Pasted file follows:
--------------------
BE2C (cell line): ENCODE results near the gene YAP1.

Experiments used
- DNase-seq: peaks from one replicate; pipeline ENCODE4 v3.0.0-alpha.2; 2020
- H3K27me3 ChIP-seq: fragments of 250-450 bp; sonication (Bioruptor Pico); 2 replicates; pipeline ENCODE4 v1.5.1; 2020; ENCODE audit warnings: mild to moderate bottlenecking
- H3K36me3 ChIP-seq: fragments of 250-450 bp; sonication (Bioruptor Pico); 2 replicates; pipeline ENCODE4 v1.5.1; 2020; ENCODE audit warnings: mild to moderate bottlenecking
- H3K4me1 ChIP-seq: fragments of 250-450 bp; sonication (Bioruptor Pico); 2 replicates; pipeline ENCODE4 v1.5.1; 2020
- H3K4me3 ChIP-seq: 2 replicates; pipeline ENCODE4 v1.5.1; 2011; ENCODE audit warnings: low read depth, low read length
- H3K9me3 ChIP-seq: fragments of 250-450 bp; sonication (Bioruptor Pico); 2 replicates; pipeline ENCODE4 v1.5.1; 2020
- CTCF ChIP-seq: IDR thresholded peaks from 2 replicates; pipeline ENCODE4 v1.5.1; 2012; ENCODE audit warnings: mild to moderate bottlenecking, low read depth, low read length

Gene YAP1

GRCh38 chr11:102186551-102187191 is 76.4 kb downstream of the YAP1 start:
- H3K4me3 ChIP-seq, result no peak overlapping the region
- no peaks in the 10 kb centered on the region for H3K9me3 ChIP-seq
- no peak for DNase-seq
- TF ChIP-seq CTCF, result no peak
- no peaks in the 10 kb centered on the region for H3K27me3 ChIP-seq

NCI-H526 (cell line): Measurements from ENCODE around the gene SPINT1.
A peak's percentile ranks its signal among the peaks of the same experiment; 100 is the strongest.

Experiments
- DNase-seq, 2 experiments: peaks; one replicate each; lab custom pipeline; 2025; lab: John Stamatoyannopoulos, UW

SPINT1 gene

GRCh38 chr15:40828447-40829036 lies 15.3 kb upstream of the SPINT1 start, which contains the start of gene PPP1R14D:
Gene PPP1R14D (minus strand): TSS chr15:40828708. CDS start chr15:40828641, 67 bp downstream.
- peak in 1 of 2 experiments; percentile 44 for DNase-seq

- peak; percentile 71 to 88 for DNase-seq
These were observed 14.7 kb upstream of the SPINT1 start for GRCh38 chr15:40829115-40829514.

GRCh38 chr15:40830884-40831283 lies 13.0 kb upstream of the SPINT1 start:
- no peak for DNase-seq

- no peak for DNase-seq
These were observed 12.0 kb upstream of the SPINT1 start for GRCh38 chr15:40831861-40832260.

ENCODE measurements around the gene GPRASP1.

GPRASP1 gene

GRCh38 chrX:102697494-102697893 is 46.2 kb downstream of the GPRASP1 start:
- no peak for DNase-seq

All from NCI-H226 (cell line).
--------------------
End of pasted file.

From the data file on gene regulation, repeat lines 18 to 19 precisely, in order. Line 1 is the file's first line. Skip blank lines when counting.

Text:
A peak's percentile ranks its signal among the peaks of the same experiment; 100 is the strongest.

Experiments